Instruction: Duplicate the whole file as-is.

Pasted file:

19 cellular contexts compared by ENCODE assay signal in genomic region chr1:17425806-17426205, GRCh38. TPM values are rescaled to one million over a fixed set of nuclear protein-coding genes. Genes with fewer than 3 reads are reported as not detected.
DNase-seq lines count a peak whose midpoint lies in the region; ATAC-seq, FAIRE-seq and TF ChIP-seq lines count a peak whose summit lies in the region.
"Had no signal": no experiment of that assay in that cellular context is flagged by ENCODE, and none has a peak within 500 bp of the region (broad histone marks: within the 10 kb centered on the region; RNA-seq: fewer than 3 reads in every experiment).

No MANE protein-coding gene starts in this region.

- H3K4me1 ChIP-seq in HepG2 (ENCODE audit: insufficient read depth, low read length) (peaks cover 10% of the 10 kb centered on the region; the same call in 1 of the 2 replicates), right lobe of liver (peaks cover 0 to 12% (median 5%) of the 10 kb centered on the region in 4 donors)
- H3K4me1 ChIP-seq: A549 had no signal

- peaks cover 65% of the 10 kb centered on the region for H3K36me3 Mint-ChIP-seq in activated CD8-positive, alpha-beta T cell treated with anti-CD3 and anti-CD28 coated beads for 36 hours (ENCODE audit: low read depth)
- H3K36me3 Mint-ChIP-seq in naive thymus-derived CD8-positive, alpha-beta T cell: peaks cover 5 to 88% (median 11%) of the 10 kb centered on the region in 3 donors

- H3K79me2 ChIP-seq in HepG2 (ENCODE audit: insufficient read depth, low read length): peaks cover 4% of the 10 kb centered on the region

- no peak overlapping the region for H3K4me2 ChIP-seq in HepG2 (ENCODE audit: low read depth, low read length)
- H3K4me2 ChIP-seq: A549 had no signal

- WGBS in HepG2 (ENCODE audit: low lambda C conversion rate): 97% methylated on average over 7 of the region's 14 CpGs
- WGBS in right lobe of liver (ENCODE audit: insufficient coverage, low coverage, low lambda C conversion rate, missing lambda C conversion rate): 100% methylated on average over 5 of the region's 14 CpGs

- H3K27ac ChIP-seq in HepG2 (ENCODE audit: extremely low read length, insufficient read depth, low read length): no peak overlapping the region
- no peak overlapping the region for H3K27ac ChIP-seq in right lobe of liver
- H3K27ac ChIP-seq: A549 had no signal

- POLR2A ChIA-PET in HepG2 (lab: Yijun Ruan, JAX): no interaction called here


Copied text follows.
19 cellular contexts compared by ENCODE assay signal in genomic region chr1:17425806-17426205, GRCh38. TPM values are rescaled to one million over a fixed set of nuclear protein-coding genes. Genes with fewer than 3 reads are reported as not detected.
DNase-seq lines count a peak whose midpoint lies in the region; ATAC-seq, FAIRE-seq and TF ChIP-seq lines count a peak whose summit lies in the region.
"Had no signal": no experiment of that assay in that cellular context is flagged by ENCODE, and none has a peak within 500 bp of the region (broad histone marks: within the 10 kb centered on the region; RNA-seq: fewer than 3 reads in every experiment).

No MANE protein-coding gene starts in this region.

- H3K4me1 ChIP-seq in HepG2 (ENCODE audit: insufficient read depth, low read length) (peaks cover 10% of the 10 kb centered on the region; the same call in 1 of the 2 replicates), right lobe of liver (peaks cover 0 to 12% (median 5%) of the 10 kb centered on the region in 4 donors)
- H3K4me1 ChIP-seq: A549 had no signal

- peaks cover 65% of the 10 kb centered on the region for H3K36me3 Mint-ChIP-seq in activated CD8-positive, alpha-beta T cell treated with anti-CD3 and anti-CD28 coated beads for 36 hours (ENCODE audit: low read depth)
- H3K36me3 Mint-ChIP-seq in naive thymus-derived CD8-positive, alpha-beta T cell: peaks cover 5 to 88% (median 11%) of the 10 kb centered on the region in 3 donors

- H3K79me2 ChIP-seq in HepG2 (ENCODE audit: insufficient read depth, low read length): peaks cover 4% of the 10 kb centered on the region

- no peak overlapping the region for H3K4me2 ChIP-seq in HepG2 (ENCODE audit: low read depth, low read length)
- H3K4me2 ChIP-seq: A549 had no signal

- WGBS in HepG2 (ENCODE audit: low lambda C conversion rate): 97% methylated on average over 7 of the region's 14 CpGs
- WGBS in right lobe of liver (ENCODE audit: insufficient coverage, low coverage, low lambda C conversion rate, missing lambda C conversion rate): 100% methylated on average over 5 of the region's 14 CpGs

- H3K27ac ChIP-seq in HepG2 (ENCODE audit: extremely low read length, insufficient read depth, low read length): no peak overlapping the region
- no peak overlapping the region for H3K27ac ChIP-seq in right lobe of liver
- H3K27ac ChIP-seq: A549 had no signal

- POLR2A ChIA-PET in HepG2 (lab: Yijun Ruan, JAX): no interaction called here